Plato, Aristotle, and the Purpose of Politics

Plato, Aristotle, and the Purpose of Politics

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In this book, Kevin M. Cherry compares the views of Plato and Aristotle about the practice, study and, above all, the purpose of politics. The first scholar to place Aristotle's Politics in sustained dialogue with Plato's Statesman, Cherry argues that Aristotle rejects the view of politics advanced by Plato's Eleatic Stranger, contrasting them on topics such as the proper categorization of regimes, the usefulness and limitations of the rule of law, and the proper understanding of phronesis. The various differences between their respective political philosophies, however, reflect a more fundamental difference in how they view the relationship of human beings to the natural world around them. Reading the Politics in light of the Statesman sheds new light on Aristotle's political theory and provides a better understanding of Aristotle's criticism of Socrates. Most importantly, it highlights an enduring and important question: should politics have as its primary purpose the preservation of life, or should it pursue the higher good of living well?show more

Product details

  • Electronic book text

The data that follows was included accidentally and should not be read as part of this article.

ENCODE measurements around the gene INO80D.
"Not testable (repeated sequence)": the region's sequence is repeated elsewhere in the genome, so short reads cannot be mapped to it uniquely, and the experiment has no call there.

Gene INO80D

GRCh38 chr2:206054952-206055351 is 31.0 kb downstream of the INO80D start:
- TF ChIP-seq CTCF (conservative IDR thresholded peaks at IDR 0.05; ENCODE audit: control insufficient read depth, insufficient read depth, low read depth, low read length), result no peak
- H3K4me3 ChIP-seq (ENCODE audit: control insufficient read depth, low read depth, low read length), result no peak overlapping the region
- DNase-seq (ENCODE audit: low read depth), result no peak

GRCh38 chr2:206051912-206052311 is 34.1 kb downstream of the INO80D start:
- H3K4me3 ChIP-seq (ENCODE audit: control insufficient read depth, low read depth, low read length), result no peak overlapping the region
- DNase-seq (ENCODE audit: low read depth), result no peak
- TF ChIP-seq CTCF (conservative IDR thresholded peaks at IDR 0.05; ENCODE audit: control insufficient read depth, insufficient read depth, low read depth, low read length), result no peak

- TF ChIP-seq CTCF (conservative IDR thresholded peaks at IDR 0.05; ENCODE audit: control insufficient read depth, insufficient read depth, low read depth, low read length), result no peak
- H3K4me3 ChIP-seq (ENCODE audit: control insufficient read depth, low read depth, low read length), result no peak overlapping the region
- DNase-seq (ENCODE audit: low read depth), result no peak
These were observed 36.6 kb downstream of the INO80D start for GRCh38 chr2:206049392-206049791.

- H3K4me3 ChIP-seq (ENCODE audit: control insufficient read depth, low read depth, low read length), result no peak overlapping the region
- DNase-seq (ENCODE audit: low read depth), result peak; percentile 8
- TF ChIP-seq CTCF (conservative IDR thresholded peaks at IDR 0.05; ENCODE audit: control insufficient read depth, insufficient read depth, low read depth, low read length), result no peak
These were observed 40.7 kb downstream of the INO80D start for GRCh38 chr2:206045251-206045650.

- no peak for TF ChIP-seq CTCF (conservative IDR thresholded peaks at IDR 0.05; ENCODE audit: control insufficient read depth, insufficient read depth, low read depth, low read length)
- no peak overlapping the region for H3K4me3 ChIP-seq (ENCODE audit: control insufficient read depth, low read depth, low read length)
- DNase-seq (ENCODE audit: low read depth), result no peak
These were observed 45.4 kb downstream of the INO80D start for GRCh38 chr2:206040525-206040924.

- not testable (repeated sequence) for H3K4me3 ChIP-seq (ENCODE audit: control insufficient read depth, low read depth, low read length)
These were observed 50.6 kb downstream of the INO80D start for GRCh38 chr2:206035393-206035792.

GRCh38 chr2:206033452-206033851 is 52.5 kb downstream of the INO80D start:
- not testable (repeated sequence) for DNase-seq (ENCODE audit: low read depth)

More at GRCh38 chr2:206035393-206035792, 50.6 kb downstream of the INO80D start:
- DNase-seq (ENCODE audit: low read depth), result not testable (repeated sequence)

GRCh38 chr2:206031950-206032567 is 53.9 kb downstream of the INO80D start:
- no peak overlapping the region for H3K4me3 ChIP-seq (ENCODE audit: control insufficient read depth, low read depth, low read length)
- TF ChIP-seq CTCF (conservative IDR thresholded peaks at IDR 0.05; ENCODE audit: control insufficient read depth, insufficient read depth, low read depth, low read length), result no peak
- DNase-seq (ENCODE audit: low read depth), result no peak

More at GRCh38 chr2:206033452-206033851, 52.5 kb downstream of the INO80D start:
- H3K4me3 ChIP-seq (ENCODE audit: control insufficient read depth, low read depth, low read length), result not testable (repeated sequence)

• Cambridge University Press (Virtual Publishing)
  • Cambridge, United Kingdom
  • 1139341154
  • 9781139341158

Review quote

'The book's complex arguments are clearly and persuasively communicated, laying the ground for future work on the important questions of Socrates's place within the conversation, and the way Aristotle understands and uses rhetoric.' Choice 'Plato, Aristotle, and the Purpose of Politics is a valuable addition to the literature on both the Statesman and the Politics. Students of Greek political thought can be grateful to Cherry for his clear and careful statement of the major interpretive issues surrounding the relationship between these two texts and for his provocative attempts to answer challenging questions that continue to deserve further study.' Bryn Mawr Classical Review 'Cherry's originality and contribution lie in his choice of Plato's Eleatic Stranger as a sustained interlocutor for Aristotle and also in the accounts of politics and philosophy he elaborates by way of their confrontation.' Notre Dame Philosophical Reviews 'This is an ambitious book, rich in detail, widely read at the primary level and thoroughly researched at the secondary level, with a provocative thesis and concluding with an attempt to show the relevance of the ancient investigations to contemporary political philosophy.' Polis 'This book is clearly written, stimulating, and provocative. It is engaging, readable, and well produced.' Review of Metaphysicsshow more

Table of contents

Introduction; 1. A place for politics: the household and the city; 2. The beginnings and ends of political life; 3. Political knowledge and political power; 4. Political inquiry in Aristotle and the Eleatic Stranger; 5. Philosophy and politics in the Eleatic Stranger, Socrates, and Aristotle; 6. Modern politics, the Eleatic Stranger, and Aristotle; more